So here's the point. I don't think a student has a First Amendment right to say in class that a judge is a fucking asshole, nor do I think a fan has a First Amendment right to chant "D-I-L-D-O" at a stadium. The reason the student doesn't do that in class, and doesn't challenge your exercise of control in the classroom, is because there are various deterrent mechanisms (such as concerns regarding professionalism, concern that the professor or future colleagues will think less of them, concern over possibly receiving a bad grade, concern for being kicked out of class, etc.), all of which are not present in stadiums (i.e. so what if you get kicked out, so what if a security guard comes over and tells you to stop, so what if there is a school policy that says "no dildo comments"). I guess there is one mechanism that can be used to control vulgar speech at the stadium -- for example, if I was with my wife and young kids at a game and somebody next to us started chanting "dildo," that person would only say it one time. And if force needs to be used to stop it, as a torts professor, my advice is that you let him throw the first punch.

Blogger Rick Karcher -- 12/05/2007 2:41 PM  

There is a critical difference between disruption in the sense of annoyance/offense and disruption in the sense of actually preventing the primary purpose of the forum from going forward. The dildo chant in no way prevented the game from being played, nor did it prevent anyone else from watching the game or from engaging in their own cheering. It annoys and perhaps offends people--but that is not the type of "disruption" that the government can halt in defining or regulating a public forum.

If a student starts yelling or singing or making noise or making irrelevant and not-helpful comments in the class, she is doing more than annoying the professor and the other students in the class--she is preventing the class discussion/lesson from moving forward by taking up the limited time for the discussion. But that disruption comes not necessarily from any offense from the statements, but from their content. Despite what we say happens or should happen in a classroom, it is not a forum for uninhibited, robust, and wide-open debate and it simply cannot be, because nothing would be taught and learned on the subject at hand. A sports stadium is.

Blogger Howard Wasserman -- 12/05/2007 3:27 PM  

I'm not talking about yelling, screaming or singing in the classroom. My example was that a student answers a question by calmly saying, "because the judge is a fucking asshole." You said if a student starts "making irrelevant and not-helpful comments in the class, she is doing more than annoying the professor and the other students in the class--she is preventing the class discussion/lesson from moving forward by taking up the limited time for the discussion."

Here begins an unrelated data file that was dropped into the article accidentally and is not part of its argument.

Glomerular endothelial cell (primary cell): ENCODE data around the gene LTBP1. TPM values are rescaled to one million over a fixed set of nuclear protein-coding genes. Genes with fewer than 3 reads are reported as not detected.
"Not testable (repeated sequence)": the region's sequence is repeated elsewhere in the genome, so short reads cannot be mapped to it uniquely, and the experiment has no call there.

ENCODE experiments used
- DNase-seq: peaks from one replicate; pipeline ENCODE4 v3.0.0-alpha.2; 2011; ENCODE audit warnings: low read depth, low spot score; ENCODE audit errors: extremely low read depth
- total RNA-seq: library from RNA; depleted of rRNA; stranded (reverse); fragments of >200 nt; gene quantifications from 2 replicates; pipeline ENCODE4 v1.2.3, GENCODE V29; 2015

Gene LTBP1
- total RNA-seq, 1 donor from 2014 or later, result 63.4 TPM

Here, you are not being "viewpoint neutral" -- you are expressing your opinion that the content of some remarks in the classroom can be, to use your words, "irrelevant and non-helpful". Just like the university is saying that a comment about dildos at its sporting events is irrelevant and non-helpful (plus offensive).

Furthermore, my classroom example isn't "preventing the discussion/lesson from moving forward" just as the dildo comment isn't preventing the game from going forward. If a student said that about a judge, class wouldn't be cancelled and nobody would be offended. But in the dildo example, more people in the audience are going to be offended than people in the classroom with the judge comment.

By the way, I don't think you've answered my one question: Do you think there is First Amendment protection if a student says, "because the judge is a fucking asshole"?

Blogger Rick Karcher -- 12/05/2007 5:45 PM  

Howard - your argument crumbles as soon as you ackowledge that the fans would be unprotected by the First Amendment if the school punished them for taking off their clothes in the stadium and proclaiming "our nakedness constitutes our expression of love for the home team!"

The game would go on, other fans could cheer regardless of the display, and the actions of the crowd segment would be - expressly - expressive conduct that you contend is protected speech. But the notion that such activity, even though it survives your permissive test, really is protected speech is simply wrong.

Why not? There are a variety of reasons why not. As an initial matter, the First Amendment was enacted to protect the communication of ideas, not exhibitionism and profane cheers. Second, the public forum at issue has not been opened so that fans can outdo themselves in acting stupid; its been opened for purposes of sporting events. It is not a debating society. The analysis must be undertaken whenever the government opens a public forum - for example, when the capitol police open the capitol rotunda so that the public can view a former president lying in state, that does not mean that they cannot bar protesters from screaming in Nancy Reagan's face. That is true even where others can still engage in their own speech about what a great person the late president really was. And the actions of the naked jokesters, like the "dildo" jokesters, would be obscene under the circumstances, violate community standards, and be subject to regulation under Pacifica and its ilk.

In the end, the discussion is really a bit silly - this punk should take the whole experience as a lesson learned, and exercise some restraint and manners next time.

Anonymous Stokie -- 12/05/2007 5:56 PM